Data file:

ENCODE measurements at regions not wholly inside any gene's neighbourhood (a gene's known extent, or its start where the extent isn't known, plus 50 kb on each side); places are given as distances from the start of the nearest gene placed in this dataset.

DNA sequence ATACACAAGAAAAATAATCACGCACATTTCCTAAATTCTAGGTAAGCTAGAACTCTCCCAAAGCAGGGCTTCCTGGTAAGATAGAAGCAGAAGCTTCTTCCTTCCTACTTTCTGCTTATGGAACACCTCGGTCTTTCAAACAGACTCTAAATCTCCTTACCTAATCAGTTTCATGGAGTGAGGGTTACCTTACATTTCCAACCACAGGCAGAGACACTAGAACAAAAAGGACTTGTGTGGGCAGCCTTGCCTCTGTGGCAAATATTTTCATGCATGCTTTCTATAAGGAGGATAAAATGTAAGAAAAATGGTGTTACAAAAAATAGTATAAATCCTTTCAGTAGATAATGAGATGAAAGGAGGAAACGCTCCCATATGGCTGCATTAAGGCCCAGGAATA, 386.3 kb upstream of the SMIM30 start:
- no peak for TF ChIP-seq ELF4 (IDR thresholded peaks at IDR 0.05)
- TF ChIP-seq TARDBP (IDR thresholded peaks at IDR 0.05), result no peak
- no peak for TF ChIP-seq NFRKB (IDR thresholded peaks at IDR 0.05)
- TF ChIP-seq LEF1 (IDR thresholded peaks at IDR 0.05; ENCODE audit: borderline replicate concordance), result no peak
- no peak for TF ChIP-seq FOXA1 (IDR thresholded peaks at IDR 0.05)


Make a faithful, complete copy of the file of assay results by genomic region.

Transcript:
ENCODE measurements at regions not wholly inside any gene's neighbourhood (a gene's known extent, or its start where the extent isn't known, plus 50 kb on each side); places are given as distances from the start of the nearest gene placed in this dataset.

DNA sequence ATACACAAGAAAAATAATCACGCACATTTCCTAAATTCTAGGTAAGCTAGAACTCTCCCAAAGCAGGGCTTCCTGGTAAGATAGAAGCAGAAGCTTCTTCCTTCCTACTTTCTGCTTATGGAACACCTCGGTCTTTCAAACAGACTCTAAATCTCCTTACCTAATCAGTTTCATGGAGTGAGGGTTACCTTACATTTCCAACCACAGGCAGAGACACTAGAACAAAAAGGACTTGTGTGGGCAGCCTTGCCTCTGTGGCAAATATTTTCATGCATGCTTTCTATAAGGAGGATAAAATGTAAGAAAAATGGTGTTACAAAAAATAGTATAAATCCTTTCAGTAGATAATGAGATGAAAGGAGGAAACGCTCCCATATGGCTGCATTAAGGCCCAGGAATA, 386.3 kb upstream of the SMIM30 start:
- no peak for TF ChIP-seq ELF4 (IDR thresholded peaks at IDR 0.05)
- TF ChIP-seq TARDBP (IDR thresholded peaks at IDR 0.05), result no peak
- no peak for TF ChIP-seq NFRKB (IDR thresholded peaks at IDR 0.05)
- TF ChIP-seq LEF1 (IDR thresholded peaks at IDR 0.05; ENCODE audit: borderline replicate concordance), result no peak
- no peak for TF ChIP-seq FOXA1 (IDR thresholded peaks at IDR 0.05)